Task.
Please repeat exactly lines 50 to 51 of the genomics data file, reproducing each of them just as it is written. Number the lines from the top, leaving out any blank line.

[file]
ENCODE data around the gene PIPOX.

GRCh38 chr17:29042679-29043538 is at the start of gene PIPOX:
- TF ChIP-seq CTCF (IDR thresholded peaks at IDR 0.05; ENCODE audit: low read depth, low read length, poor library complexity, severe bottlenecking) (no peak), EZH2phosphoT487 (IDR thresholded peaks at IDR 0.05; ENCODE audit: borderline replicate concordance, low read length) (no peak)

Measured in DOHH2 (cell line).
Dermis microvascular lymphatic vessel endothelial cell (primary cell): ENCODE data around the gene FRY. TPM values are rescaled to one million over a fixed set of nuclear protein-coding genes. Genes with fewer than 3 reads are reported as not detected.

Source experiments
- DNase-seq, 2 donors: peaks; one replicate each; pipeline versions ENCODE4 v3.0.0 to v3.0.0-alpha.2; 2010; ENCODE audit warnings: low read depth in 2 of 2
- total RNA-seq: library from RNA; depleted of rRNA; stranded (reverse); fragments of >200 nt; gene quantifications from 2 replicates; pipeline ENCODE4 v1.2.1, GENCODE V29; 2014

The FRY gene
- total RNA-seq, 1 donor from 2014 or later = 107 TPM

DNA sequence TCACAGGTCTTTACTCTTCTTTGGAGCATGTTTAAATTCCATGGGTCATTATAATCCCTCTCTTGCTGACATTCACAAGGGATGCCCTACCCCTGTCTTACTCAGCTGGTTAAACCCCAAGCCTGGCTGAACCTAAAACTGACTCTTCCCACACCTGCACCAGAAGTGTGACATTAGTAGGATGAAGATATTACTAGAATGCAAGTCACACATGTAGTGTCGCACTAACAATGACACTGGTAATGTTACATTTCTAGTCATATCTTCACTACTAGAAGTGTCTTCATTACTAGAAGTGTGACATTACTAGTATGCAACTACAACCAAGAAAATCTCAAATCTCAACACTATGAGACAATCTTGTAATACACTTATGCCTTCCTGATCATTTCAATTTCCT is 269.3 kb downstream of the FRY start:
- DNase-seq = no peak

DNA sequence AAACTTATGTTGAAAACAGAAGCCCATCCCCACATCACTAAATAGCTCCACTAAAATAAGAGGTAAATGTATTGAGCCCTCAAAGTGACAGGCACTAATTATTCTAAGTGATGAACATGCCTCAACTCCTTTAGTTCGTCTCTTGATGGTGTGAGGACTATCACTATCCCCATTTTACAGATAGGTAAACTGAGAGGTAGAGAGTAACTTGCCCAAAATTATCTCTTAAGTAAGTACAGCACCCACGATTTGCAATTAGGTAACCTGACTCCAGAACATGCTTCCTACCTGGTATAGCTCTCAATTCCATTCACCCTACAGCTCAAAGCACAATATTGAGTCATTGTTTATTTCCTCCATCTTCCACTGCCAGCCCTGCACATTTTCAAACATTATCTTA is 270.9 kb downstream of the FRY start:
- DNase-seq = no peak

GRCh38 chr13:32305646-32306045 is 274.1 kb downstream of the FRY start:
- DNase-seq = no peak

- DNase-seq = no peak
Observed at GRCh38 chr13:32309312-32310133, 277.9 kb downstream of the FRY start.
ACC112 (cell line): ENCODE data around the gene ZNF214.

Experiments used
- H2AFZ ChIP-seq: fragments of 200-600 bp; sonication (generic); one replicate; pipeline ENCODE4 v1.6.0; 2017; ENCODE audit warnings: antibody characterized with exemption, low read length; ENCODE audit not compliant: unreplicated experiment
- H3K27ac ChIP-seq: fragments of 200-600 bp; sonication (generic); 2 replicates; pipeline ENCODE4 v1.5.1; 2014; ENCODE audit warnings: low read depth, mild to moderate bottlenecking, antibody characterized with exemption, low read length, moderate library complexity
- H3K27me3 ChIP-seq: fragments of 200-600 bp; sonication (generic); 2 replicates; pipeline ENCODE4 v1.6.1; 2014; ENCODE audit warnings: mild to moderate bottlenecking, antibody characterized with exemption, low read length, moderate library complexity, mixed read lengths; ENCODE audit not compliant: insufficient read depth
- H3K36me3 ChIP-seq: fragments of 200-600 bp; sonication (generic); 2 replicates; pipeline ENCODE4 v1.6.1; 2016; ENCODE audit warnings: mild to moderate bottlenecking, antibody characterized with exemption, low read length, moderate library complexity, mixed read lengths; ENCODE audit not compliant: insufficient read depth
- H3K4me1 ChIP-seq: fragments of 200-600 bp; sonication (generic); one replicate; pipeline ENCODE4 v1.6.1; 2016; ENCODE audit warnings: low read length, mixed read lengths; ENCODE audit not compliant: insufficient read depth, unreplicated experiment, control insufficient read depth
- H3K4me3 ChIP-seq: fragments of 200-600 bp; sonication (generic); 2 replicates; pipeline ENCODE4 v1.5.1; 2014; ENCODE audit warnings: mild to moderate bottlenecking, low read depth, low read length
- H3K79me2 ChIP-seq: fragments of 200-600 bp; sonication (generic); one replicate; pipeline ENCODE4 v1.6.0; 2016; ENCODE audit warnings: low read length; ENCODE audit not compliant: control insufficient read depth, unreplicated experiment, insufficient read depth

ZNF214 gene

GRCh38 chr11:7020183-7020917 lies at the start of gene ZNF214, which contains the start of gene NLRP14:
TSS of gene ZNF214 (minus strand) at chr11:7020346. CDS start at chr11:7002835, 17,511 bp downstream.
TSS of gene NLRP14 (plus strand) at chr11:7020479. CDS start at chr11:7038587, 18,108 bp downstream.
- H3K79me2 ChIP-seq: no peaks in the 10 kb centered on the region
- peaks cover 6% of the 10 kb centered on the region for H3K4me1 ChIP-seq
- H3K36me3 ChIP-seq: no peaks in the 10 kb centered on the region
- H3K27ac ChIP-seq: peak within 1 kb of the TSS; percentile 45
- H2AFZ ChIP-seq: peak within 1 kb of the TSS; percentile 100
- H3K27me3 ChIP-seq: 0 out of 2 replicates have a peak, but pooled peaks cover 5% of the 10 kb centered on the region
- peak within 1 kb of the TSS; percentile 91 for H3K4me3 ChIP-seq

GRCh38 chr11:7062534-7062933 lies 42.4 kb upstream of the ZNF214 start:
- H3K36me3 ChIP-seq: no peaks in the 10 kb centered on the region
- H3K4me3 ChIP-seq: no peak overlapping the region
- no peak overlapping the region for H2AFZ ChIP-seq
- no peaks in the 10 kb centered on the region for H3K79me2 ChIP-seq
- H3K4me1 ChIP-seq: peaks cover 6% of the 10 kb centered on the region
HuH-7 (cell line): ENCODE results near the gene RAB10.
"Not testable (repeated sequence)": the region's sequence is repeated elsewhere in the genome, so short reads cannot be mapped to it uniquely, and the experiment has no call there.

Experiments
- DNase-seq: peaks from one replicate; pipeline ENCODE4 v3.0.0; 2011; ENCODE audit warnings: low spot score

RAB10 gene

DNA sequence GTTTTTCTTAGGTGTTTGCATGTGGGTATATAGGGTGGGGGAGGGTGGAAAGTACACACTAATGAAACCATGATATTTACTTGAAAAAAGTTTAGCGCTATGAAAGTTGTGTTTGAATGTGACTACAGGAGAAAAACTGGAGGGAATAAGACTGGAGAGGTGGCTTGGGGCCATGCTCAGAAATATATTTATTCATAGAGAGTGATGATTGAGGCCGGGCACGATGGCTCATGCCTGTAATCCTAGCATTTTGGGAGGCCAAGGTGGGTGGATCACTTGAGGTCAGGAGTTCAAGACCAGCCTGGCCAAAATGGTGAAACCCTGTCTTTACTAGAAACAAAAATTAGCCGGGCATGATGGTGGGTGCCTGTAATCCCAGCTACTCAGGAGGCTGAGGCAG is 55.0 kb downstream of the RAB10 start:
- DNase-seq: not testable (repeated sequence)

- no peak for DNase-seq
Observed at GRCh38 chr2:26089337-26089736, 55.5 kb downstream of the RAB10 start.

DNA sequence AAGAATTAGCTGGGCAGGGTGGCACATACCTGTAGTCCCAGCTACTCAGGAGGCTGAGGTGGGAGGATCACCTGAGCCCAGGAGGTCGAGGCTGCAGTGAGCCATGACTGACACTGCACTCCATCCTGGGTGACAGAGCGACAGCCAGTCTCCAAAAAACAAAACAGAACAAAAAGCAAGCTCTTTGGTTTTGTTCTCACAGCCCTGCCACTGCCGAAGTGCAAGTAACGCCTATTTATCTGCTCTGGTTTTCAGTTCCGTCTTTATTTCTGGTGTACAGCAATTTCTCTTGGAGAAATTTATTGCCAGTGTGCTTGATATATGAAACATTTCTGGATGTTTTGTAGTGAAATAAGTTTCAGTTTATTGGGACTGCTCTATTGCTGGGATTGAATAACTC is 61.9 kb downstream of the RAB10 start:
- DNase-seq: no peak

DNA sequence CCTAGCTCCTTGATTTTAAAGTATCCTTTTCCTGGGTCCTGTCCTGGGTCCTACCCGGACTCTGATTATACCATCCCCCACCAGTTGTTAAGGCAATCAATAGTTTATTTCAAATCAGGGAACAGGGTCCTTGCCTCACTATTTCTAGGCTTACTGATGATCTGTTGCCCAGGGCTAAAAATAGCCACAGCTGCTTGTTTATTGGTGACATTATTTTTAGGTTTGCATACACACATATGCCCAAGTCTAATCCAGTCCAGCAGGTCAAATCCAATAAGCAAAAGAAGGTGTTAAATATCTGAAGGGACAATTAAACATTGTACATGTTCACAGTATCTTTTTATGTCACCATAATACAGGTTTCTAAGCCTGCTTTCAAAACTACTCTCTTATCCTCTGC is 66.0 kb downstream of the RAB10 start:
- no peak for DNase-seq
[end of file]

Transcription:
DNA sequence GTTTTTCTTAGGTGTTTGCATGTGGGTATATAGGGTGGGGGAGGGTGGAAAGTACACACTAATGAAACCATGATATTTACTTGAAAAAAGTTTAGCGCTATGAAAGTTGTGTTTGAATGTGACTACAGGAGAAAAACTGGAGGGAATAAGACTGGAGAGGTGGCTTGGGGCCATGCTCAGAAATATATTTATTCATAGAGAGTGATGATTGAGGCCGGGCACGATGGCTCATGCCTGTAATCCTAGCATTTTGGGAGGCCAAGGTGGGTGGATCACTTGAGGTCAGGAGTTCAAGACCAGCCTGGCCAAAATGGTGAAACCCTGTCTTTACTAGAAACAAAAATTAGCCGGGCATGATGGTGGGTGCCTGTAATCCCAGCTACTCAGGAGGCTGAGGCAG is 55.0 kb downstream of the RAB10 start:
- DNase-seq: not testable (repeated sequence)